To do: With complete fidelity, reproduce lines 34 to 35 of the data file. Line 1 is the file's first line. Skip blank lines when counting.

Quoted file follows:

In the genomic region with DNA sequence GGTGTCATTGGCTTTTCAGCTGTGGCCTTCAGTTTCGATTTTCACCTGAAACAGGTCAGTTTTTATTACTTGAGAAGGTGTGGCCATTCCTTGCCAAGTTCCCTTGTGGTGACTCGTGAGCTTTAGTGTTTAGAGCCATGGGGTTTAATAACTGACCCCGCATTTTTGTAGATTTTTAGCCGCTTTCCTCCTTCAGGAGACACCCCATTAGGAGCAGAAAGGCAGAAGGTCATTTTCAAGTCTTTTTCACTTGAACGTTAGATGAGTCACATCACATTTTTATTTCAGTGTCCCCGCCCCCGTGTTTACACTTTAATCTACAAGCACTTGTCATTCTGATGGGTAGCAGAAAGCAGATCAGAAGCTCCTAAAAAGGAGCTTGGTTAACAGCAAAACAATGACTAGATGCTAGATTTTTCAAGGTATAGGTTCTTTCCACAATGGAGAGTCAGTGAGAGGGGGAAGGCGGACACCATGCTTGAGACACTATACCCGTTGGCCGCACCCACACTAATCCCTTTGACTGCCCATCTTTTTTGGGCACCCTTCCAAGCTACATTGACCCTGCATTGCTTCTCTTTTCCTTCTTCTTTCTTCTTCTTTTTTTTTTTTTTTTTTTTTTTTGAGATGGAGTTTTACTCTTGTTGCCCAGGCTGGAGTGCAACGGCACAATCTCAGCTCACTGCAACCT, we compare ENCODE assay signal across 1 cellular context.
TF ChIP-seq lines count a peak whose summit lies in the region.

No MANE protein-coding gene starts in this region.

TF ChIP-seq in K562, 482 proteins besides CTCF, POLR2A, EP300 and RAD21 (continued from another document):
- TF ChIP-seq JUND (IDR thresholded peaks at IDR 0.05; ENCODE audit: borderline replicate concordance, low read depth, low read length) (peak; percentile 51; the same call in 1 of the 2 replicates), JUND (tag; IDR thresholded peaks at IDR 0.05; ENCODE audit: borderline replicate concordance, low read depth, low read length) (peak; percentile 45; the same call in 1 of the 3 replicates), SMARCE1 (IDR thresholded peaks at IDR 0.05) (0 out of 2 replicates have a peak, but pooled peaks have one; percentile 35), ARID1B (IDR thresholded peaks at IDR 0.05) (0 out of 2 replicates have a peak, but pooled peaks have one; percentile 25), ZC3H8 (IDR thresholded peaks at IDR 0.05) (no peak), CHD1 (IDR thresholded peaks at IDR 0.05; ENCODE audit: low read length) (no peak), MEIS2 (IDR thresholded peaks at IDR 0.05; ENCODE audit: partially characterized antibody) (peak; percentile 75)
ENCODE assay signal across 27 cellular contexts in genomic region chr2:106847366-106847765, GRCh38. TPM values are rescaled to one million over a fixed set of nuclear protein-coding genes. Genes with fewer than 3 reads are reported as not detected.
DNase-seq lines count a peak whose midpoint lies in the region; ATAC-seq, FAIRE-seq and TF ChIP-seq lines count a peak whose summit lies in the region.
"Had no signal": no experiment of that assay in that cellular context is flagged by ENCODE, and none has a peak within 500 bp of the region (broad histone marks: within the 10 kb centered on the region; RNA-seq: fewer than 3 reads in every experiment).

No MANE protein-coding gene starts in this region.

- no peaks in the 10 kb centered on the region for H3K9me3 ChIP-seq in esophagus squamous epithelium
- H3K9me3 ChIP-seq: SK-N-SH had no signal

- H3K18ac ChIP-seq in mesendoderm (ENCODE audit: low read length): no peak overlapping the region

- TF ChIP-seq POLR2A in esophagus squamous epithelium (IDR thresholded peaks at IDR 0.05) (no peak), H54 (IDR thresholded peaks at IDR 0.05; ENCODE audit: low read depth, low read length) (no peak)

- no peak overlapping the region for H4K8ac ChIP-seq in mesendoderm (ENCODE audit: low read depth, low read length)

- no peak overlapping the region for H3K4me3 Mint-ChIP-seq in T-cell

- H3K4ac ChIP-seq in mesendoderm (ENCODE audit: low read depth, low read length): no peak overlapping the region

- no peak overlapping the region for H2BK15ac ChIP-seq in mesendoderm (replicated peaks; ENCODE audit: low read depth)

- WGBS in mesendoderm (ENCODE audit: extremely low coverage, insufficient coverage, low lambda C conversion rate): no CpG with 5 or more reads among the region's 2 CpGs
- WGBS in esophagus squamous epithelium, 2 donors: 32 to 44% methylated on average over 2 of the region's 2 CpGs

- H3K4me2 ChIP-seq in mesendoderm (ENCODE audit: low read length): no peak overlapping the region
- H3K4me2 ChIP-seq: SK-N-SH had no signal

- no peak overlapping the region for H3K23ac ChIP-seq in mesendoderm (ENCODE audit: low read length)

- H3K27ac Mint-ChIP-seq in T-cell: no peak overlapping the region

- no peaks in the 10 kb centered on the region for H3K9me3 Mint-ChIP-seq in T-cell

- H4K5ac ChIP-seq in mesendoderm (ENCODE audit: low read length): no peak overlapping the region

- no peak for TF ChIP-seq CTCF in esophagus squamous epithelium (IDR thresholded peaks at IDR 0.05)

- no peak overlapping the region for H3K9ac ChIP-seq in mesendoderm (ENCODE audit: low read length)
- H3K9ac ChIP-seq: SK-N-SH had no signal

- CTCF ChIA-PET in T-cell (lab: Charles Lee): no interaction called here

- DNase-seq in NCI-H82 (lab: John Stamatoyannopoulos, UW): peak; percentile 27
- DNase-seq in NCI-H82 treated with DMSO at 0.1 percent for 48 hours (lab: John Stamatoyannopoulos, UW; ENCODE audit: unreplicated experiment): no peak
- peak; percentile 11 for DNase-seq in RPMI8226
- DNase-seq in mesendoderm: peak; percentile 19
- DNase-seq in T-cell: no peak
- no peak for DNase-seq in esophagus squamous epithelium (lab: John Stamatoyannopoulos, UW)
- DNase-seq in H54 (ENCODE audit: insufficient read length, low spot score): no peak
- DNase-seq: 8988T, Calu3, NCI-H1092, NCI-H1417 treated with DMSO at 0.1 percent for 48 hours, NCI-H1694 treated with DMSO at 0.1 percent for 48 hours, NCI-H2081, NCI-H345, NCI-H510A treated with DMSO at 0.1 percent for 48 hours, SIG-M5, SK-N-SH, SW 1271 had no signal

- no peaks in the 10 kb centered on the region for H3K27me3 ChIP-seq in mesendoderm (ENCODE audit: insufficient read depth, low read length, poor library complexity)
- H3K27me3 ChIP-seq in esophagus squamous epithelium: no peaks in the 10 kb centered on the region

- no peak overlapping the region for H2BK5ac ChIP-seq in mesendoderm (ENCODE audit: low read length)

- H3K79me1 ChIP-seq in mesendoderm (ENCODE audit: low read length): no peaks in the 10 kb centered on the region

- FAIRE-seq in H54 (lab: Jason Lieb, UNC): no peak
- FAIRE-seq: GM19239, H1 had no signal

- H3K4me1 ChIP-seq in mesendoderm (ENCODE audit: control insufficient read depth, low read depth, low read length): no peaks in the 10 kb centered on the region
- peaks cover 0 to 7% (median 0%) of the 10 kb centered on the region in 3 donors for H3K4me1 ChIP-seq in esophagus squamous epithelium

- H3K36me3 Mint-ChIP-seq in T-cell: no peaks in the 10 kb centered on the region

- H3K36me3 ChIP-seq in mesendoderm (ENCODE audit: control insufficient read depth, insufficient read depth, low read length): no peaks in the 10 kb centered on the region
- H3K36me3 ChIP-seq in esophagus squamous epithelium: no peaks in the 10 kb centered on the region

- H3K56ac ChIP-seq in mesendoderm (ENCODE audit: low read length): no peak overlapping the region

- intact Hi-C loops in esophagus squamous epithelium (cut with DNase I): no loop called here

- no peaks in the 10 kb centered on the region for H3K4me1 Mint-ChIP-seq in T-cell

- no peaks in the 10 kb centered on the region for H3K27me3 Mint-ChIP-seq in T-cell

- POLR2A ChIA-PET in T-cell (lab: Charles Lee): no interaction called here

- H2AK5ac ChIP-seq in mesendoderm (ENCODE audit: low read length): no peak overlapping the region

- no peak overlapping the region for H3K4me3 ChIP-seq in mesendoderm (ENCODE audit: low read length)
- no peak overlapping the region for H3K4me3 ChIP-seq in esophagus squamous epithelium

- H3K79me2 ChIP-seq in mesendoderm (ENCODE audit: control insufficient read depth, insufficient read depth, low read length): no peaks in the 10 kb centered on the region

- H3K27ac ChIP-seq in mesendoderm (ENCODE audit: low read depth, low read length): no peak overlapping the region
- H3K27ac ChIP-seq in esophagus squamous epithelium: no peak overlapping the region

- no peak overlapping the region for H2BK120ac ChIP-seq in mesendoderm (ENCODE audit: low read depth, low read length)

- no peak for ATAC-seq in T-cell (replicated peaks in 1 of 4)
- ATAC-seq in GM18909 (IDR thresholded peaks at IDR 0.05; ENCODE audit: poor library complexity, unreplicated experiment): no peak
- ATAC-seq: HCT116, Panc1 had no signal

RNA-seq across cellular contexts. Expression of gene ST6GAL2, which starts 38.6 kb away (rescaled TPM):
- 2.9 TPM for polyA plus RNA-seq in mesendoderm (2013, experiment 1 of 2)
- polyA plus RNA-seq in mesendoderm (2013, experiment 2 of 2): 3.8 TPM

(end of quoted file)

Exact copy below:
- DNase-seq in T-cell: no peak
- no peak for DNase-seq in esophagus squamous epithelium (lab: John Stamatoyannopoulos, UW)